Leadership is something that might be strange for a newcomer to bring to the table, and though he might not have the Mark Recchi leader-from-Day-1 about him that the retired Bruin showed throughout his two-plus years in Boston, Clark knows he’s capable of making a difference in that area. That isn’t to say he feels the tight-knit Bruins squad is lacking when it comes to character guys.
“They’re very level-headed,” Clark said. “Guys have been great to me, just jumping in here, so it’s something that if it comes to it — I don’t think there’s going to be much this team needs — but obviously it’s good to see someone with more games. They’ve done something I haven’t, but I’ve been around a little while, too.”
Unlike most of the veterans in camp, Clark did not spend the summer celebrating a Cup win. In fact, Clark has never won the trophy in a career that’s taken him to Calgary, Washington and Columbus.
Instead, Clark spent the summer gearing up for his next stop not knowing where it would be, but that he’d finally be healthy.
“It was the first full summer I’ve had in two years of pure training, and no rehabbing. It’s been great,” Clark said. “It was a long offseason for me, five months, but it was pure training and no rehabbing, no worrying about anything so it was a great offseason.”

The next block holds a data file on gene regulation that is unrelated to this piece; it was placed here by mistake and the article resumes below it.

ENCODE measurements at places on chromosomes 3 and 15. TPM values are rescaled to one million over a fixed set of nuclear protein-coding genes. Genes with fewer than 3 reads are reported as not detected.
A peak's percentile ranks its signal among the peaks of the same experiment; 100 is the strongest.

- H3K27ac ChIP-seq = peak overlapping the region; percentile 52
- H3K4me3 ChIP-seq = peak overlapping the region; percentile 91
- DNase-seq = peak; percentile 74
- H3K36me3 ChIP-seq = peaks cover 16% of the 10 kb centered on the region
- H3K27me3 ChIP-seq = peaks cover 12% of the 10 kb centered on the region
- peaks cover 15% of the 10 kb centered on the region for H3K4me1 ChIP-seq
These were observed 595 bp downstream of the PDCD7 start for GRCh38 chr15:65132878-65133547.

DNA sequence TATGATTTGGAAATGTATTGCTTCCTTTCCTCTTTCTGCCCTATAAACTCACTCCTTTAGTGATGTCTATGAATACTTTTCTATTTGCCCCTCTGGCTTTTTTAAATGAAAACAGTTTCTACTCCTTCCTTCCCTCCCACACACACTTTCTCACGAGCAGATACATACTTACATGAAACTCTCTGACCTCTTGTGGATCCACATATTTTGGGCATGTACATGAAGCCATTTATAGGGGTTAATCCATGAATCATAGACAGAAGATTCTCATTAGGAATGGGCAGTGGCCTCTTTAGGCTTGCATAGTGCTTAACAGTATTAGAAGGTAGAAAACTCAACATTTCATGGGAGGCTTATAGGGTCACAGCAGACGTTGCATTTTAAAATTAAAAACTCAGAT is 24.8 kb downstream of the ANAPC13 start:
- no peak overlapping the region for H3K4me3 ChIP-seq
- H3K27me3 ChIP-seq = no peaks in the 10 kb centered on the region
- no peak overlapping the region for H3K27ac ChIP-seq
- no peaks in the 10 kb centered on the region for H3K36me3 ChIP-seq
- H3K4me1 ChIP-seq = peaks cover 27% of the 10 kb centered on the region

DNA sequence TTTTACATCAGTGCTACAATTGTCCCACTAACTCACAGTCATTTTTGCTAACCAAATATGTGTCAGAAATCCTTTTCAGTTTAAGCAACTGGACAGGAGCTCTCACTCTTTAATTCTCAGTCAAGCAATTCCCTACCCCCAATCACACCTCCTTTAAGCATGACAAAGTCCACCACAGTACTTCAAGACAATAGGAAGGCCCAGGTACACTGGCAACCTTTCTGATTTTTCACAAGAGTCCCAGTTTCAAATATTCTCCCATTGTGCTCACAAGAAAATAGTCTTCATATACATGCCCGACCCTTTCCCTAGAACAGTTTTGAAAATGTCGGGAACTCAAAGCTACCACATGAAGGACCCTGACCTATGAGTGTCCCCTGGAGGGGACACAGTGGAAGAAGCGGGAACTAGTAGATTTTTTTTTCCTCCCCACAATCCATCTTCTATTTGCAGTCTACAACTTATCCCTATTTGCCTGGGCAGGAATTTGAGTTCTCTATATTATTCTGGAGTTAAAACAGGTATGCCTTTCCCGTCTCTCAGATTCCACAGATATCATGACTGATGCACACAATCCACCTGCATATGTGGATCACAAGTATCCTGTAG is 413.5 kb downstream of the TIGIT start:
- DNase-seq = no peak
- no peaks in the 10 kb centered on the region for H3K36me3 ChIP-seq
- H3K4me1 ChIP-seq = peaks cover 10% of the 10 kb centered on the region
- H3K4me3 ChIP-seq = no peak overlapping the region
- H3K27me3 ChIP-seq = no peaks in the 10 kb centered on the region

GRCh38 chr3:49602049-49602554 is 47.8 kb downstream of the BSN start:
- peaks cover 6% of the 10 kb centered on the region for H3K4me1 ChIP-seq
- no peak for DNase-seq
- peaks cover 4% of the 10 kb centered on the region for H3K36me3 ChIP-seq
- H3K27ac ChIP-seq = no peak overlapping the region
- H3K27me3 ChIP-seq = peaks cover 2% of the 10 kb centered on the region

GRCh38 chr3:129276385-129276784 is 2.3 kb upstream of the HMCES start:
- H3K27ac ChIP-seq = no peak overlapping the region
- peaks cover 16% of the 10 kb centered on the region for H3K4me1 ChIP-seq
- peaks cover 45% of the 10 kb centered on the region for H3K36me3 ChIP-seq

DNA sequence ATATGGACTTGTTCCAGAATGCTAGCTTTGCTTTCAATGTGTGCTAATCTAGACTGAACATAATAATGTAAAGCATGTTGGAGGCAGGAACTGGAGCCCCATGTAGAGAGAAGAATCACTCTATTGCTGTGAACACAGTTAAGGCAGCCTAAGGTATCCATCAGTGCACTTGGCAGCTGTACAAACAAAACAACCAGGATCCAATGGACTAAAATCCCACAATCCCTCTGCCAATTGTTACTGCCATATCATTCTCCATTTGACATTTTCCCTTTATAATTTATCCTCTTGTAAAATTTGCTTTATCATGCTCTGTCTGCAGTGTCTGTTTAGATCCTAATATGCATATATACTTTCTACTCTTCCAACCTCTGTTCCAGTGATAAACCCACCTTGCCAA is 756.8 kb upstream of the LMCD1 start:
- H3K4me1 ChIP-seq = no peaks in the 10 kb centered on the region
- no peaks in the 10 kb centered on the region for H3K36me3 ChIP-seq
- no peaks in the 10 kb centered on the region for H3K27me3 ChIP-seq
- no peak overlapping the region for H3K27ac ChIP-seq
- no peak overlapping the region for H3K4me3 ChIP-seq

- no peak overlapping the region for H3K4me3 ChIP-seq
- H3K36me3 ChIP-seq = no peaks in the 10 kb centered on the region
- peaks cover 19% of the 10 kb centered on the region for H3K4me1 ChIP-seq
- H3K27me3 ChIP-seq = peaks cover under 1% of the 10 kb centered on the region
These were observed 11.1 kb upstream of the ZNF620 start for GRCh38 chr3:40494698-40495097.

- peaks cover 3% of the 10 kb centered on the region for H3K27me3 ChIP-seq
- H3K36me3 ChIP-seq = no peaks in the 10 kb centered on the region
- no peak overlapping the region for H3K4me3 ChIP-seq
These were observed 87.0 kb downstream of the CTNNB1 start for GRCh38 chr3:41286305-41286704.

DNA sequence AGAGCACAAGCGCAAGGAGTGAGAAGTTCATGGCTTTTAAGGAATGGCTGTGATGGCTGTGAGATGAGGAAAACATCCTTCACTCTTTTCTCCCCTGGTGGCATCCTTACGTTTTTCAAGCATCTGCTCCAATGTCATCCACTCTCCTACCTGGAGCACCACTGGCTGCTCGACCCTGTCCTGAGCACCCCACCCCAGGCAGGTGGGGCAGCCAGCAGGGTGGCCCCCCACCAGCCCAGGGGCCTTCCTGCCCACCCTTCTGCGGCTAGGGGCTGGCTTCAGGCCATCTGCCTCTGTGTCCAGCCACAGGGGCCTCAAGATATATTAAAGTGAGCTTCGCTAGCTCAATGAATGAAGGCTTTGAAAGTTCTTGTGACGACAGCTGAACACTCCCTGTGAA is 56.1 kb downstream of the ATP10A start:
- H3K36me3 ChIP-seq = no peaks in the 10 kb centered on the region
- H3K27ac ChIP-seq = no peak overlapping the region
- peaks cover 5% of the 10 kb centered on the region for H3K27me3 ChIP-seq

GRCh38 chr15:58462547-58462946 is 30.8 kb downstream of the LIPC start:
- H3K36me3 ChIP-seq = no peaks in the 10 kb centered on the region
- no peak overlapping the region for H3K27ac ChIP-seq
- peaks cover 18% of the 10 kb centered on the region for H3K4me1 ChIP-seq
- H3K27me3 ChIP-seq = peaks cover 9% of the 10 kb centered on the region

Now, the Bruins simply hope that the veteran can prove in camp that he can stay healthy and prove he’s capable of sticking in the NHL. Coach Claude Julien knows Clark well from when they were in the AHL, as Julien was coaching in Hamilton when Clark was playing in Saint John. He’s seen growth from Clark over the years, and likes what he’s seen from him in Boston thus far.
“He came into the NHL and he’s become a captain on the teams that he’s played with. ‘¦ What I liked about Chris was that you knew he was going to play hard every night and to play against a guy like that is not an easy thing, but you learn to respect and like those kind of players,” Julien said. “I’ve always admired that from him and that’s what he’s shown here again. He’s a pretty determined individual, very focused, mentally strong. He’s a fun guy to be around. I think he’s already very well-respected by our players on our team because I think they’ve seen the same thing as I did when we played against him.